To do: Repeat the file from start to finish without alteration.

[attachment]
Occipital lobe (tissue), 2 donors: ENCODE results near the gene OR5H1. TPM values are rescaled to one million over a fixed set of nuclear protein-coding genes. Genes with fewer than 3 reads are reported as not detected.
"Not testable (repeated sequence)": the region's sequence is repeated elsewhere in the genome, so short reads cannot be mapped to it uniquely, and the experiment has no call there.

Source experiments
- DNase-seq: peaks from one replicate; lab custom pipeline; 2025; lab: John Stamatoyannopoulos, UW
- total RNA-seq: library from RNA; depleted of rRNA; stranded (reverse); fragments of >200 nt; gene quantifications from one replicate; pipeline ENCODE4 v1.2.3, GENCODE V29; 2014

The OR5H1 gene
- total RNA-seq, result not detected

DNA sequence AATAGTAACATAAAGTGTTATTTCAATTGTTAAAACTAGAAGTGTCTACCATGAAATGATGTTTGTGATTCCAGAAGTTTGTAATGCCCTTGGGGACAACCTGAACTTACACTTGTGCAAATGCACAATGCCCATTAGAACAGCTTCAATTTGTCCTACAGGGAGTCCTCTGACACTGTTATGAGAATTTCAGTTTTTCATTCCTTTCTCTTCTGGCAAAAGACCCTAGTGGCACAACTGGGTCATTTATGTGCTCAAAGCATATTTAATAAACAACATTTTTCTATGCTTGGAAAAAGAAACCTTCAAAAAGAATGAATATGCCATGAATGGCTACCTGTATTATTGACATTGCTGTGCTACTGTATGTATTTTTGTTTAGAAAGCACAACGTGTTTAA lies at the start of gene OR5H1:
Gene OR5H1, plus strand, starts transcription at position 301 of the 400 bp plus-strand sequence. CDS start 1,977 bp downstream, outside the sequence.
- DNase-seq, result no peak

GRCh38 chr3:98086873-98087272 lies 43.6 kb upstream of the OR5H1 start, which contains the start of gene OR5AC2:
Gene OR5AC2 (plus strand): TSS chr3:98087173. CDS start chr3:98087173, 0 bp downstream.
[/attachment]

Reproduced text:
Occipital lobe (tissue), 2 donors: ENCODE results near the gene OR5H1. TPM values are rescaled to one million over a fixed set of nuclear protein-coding genes. Genes with fewer than 3 reads are reported as not detected.
"Not testable (repeated sequence)": the region's sequence is repeated elsewhere in the genome, so short reads cannot be mapped to it uniquely, and the experiment has no call there.

Source experiments
- DNase-seq: peaks from one replicate; lab custom pipeline; 2025; lab: John Stamatoyannopoulos, UW
- total RNA-seq: library from RNA; depleted of rRNA; stranded (reverse); fragments of >200 nt; gene quantifications from one replicate; pipeline ENCODE4 v1.2.3, GENCODE V29; 2014

The OR5H1 gene
- total RNA-seq, result not detected

DNA sequence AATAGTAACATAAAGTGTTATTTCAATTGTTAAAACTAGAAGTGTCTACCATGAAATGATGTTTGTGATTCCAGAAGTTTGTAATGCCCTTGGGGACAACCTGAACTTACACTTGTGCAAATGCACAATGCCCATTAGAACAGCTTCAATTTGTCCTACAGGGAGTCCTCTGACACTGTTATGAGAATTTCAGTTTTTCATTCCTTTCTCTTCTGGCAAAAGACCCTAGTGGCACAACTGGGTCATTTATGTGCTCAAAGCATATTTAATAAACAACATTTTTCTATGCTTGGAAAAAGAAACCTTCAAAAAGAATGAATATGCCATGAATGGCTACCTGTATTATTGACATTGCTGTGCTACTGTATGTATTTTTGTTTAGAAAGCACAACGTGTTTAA lies at the start of gene OR5H1:
Gene OR5H1, plus strand, starts transcription at position 301 of the 400 bp plus-strand sequence. CDS start 1,977 bp downstream, outside the sequence.
- DNase-seq, result no peak

GRCh38 chr3:98086873-98087272 lies 43.6 kb upstream of the OR5H1 start, which contains the start of gene OR5AC2:
Gene OR5AC2 (plus strand): TSS chr3:98087173. CDS start chr3:98087173, 0 bp downstream.